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DAY 14

A Tender for my Keelboat

DAY 14 of building the Apple Pie

This morning I made Gavin Atkins blog page, "In the Boat Shed", with my Apple Pie Dinghy build!

Final Shaping of the Apple Pie pram

Spent a half day shaping the knees to make sure they match the gunwales, rounding the gunwales, sanding the inside of the daggerboard case and mast spot, and filling any spot that needed it. In particular on the outside underside of the 4 corners where the gunwales meet the front and back insert. Because of the various angles there was not a perfect matching of surfaces.

Imagine that!

In the end I have a pleasing curve and that is good enough.


Apple pie pram detail

The whole interior gets a sanding to get rid of any drips or large bumps. When I applied the fiberglass on the inside I not only had to work very fast, but I had to make some cuts in the glass to fit it because of the various angles and curves. Mostly I ended up with overlaps.

This is where I pay for these cuts and overlaps and have to do extra sanding. One spot had a small gap. I should not have worried much but I fret about things like that, so I put a patch overlapping the gap. I was afraid that this would cause a weak spot on the side that could break if the boat was put on it's side roughly. My reason tells me it's a non issue, the worrier says, fix it. I used fast hardener and was able to put 2 layers of resin over the patch very quickly because it was very warm. We continue to have strong wind warning so I don't mind not sailing.


Final coat of epoxy.

Interior gets a final coat of epoxy. This is a total of 3 except for the middle seat top that has 2 only. The colour is very pleasing. I'm used to meranti plywood that is blander.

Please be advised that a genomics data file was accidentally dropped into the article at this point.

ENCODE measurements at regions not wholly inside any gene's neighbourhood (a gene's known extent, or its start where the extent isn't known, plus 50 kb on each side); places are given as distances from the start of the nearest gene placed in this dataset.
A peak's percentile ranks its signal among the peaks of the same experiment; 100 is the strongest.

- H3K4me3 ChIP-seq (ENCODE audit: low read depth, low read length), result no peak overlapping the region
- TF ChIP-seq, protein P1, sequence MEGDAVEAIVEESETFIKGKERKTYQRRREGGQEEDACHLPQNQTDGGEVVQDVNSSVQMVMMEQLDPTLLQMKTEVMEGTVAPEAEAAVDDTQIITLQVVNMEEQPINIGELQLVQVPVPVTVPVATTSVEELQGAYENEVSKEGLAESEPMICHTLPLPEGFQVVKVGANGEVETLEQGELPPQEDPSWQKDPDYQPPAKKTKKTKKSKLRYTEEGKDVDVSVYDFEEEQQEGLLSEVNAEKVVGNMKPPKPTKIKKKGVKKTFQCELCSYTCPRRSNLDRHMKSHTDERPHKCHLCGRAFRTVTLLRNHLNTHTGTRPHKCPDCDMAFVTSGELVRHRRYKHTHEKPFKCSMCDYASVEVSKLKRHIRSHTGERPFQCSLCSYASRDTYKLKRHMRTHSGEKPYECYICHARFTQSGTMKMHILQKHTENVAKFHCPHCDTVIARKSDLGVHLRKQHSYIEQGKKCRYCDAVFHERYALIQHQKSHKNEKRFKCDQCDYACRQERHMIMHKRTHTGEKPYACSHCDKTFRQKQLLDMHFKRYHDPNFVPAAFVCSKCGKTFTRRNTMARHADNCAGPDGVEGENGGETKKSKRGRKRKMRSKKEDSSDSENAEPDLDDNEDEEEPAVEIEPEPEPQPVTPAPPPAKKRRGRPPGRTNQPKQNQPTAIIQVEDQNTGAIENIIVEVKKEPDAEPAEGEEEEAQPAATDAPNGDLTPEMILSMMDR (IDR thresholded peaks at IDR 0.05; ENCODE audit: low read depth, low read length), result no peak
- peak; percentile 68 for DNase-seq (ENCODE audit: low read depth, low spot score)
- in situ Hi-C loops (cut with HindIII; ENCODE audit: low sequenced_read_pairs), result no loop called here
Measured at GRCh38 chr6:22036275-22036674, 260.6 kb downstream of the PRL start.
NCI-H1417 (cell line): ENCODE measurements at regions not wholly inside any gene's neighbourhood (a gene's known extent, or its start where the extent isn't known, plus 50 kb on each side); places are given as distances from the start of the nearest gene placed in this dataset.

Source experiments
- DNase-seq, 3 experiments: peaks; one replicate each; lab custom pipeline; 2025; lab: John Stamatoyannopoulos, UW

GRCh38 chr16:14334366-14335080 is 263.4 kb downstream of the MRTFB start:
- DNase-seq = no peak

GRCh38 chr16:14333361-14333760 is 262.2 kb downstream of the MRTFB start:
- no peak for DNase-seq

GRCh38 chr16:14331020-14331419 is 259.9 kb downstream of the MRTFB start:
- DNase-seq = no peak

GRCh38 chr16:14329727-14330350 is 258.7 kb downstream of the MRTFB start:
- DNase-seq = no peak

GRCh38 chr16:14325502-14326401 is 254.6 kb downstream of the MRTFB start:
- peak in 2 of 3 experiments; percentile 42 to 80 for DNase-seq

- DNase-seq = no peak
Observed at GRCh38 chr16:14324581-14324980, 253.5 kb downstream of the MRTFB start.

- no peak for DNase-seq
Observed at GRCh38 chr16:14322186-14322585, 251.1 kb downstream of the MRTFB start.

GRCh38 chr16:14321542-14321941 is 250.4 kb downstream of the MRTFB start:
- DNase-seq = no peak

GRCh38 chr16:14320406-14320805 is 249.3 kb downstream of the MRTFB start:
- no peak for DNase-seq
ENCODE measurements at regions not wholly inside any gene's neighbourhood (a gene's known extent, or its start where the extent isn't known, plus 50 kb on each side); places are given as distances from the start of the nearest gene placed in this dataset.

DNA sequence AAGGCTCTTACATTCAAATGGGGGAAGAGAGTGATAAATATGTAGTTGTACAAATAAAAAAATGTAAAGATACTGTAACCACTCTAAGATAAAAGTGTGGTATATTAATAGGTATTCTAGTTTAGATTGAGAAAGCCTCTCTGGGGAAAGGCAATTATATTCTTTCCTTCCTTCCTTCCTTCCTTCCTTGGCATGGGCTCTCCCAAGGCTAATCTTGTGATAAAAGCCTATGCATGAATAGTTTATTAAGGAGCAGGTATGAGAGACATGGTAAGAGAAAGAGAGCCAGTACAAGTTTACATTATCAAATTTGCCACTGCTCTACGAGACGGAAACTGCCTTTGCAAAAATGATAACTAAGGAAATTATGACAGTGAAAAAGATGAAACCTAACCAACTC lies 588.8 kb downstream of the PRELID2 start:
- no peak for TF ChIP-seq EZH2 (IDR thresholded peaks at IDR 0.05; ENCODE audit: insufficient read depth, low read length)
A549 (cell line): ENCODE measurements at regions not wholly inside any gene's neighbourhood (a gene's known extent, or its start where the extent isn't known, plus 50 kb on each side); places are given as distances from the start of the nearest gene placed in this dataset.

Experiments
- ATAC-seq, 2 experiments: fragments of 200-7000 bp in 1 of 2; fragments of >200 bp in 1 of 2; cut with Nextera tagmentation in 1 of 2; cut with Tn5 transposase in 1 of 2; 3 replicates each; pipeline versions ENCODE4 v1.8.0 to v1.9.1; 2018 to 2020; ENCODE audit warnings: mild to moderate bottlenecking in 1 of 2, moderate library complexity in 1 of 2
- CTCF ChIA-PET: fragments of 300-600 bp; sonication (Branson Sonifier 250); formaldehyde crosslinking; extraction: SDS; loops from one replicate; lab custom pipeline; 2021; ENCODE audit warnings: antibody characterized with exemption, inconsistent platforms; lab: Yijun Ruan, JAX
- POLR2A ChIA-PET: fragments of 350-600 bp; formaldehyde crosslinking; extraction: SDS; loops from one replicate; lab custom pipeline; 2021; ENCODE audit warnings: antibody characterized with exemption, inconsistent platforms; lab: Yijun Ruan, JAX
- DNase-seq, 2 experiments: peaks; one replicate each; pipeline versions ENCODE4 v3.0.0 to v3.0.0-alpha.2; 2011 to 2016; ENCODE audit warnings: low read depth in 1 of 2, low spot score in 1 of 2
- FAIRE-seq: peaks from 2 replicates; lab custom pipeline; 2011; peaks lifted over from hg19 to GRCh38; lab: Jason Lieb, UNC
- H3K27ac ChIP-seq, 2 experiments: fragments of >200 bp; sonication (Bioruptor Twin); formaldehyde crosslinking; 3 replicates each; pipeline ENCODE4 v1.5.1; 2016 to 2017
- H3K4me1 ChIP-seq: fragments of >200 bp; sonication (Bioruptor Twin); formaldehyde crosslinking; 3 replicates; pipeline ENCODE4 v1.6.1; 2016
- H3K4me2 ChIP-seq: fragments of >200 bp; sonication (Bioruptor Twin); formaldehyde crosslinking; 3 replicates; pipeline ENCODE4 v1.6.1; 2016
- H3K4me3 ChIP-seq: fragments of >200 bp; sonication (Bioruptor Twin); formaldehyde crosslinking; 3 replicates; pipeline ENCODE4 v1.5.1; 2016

It's a shame to paint it but I've left markings. It would also take much more sanding to get to varnish stage rather than primer-paint. It's very hot and I only worked a half day. Left the boat to harden enough to sand.


Sanding

Had a glorious sail this morning. They said 10 knots in the morning getting calm early afternoon, so I scooted down and took the Tanzer 22 out for the first time this year.

Back to the Apple Pie pram, It's really hard to make sanding interesting. The epoxy is hard after a night setting. I'm using quite coarse paper, 80 grit. I have to be careful not to damage the surface but it's faster.


sanding the apple pie dinghy pram

Continuing to sand.


still sanding the pram

All that could be sanded with the Makita random orbital sander has been sanded. I did not do the floor perfectly because I plan to apply a non slip textured finish and it would be a wasted effort.


sanding the apple pie dinghy pram

Wiped the boat with a damp cloth after vacuuming. I'm now sanding with the Dremel multitool. I picked one up in Home Depot on sales. So far it's been useful. It can reach in the corners and under the knees. The corners are still rough but the flat surfaces are good enough to prime.

I think the neighbours are getting a possy together. I've been sanding all afternoon. I'm lucky that at least 2 neighbours are actually doing some work outside and I blend in with my sanding noise. I could work in the garage but it's dark and gloomy in there.

When I applied the epoxy, I also put a coat on the bottom of the mast where I had applied some fiberglass. During a break I sanded the spars again. I brought my short oars from the boat to give them a coat of varnish. It would not do to use nasty scratched oars on a new tender. There must be a tradition somewhere that says it's bad luck.

As far as I can see, I'm seeing the light out the tunnel. Some sanding in the corners, some sanding under the knees, then, primer and paint. I think I will varnish the gunwales just to have a bit of wood showing.

I guess I need a coat of paint on the rudder as well. It's sanded though. The boat's weight is now 80 pounds. I don't suppose it will be more than 85 pounds with hardware and paint. I measured before sanding. The 3 closed in seats flotation chambers add weight. Meranti plywood is quite heavy. I built my Skerry using Mokume and it turned out just over 100 pounds.


Today I have worked about 6 hours on the boat. This brings the total to 102 hours.

email: Christine

This web site reflects my personal ideas and doesn't represent anyone else's point of view. I'm not an expert boat builder and don't suggest that how I'm doing this is the best way, use your head.